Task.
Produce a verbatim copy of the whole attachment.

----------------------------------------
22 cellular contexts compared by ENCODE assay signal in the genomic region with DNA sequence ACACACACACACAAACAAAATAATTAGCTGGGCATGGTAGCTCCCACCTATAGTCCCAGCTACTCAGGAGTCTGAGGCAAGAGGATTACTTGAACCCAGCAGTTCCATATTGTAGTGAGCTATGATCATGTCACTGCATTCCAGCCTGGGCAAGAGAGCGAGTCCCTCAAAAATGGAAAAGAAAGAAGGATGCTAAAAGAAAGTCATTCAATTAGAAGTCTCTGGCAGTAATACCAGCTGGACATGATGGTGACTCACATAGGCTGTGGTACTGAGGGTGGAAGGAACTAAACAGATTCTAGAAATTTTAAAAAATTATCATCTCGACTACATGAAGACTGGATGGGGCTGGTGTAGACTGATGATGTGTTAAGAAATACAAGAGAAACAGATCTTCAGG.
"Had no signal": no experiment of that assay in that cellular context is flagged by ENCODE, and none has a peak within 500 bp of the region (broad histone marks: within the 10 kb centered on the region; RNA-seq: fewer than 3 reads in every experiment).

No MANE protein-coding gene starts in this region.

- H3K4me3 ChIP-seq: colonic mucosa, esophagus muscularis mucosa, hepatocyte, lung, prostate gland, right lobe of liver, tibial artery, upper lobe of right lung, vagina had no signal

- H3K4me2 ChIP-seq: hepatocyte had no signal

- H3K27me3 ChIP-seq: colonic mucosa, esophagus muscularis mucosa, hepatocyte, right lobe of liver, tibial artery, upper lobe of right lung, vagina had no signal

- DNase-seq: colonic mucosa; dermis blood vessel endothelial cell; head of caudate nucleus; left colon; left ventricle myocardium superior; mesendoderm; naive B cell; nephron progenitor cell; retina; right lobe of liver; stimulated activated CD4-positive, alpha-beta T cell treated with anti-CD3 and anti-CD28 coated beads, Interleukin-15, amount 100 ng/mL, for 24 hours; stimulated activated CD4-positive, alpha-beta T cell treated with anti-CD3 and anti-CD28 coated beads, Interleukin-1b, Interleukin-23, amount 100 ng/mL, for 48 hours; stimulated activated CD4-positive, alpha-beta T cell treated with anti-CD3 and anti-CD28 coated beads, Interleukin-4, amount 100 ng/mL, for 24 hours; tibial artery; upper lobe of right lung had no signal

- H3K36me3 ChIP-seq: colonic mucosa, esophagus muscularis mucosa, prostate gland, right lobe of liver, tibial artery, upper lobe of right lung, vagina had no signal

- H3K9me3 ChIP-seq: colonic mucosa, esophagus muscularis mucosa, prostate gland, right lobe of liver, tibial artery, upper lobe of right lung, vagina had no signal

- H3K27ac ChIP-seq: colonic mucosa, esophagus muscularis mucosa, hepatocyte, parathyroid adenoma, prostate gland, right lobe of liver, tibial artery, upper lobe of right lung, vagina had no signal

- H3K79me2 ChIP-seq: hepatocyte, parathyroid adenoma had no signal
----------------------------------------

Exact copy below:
22 cellular contexts compared by ENCODE assay signal in the genomic region with DNA sequence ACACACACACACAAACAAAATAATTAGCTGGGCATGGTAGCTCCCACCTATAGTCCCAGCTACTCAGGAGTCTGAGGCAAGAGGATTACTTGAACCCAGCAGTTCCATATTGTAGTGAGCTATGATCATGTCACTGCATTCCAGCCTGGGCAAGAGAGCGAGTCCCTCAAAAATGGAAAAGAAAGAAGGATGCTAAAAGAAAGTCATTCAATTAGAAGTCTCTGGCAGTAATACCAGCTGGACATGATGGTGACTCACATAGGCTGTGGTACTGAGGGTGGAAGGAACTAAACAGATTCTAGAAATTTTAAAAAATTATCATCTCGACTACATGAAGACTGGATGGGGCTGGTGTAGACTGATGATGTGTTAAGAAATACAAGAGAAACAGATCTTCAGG.
"Had no signal": no experiment of that assay in that cellular context is flagged by ENCODE, and none has a peak within 500 bp of the region (broad histone marks: within the 10 kb centered on the region; RNA-seq: fewer than 3 reads in every experiment).

No MANE protein-coding gene starts in this region.

- H3K4me3 ChIP-seq: colonic mucosa, esophagus muscularis mucosa, hepatocyte, lung, prostate gland, right lobe of liver, tibial artery, upper lobe of right lung, vagina had no signal

- H3K4me2 ChIP-seq: hepatocyte had no signal

- H3K27me3 ChIP-seq: colonic mucosa, esophagus muscularis mucosa, hepatocyte, right lobe of liver, tibial artery, upper lobe of right lung, vagina had no signal

- DNase-seq: colonic mucosa; dermis blood vessel endothelial cell; head of caudate nucleus; left colon; left ventricle myocardium superior; mesendoderm; naive B cell; nephron progenitor cell; retina; right lobe of liver; stimulated activated CD4-positive, alpha-beta T cell treated with anti-CD3 and anti-CD28 coated beads, Interleukin-15, amount 100 ng/mL, for 24 hours; stimulated activated CD4-positive, alpha-beta T cell treated with anti-CD3 and anti-CD28 coated beads, Interleukin-1b, Interleukin-23, amount 100 ng/mL, for 48 hours; stimulated activated CD4-positive, alpha-beta T cell treated with anti-CD3 and anti-CD28 coated beads, Interleukin-4, amount 100 ng/mL, for 24 hours; tibial artery; upper lobe of right lung had no signal

- H3K36me3 ChIP-seq: colonic mucosa, esophagus muscularis mucosa, prostate gland, right lobe of liver, tibial artery, upper lobe of right lung, vagina had no signal

- H3K9me3 ChIP-seq: colonic mucosa, esophagus muscularis mucosa, prostate gland, right lobe of liver, tibial artery, upper lobe of right lung, vagina had no signal

- H3K27ac ChIP-seq: colonic mucosa, esophagus muscularis mucosa, hepatocyte, parathyroid adenoma, prostate gland, right lobe of liver, tibial artery, upper lobe of right lung, vagina had no signal

- H3K79me2 ChIP-seq: hepatocyte, parathyroid adenoma had no signal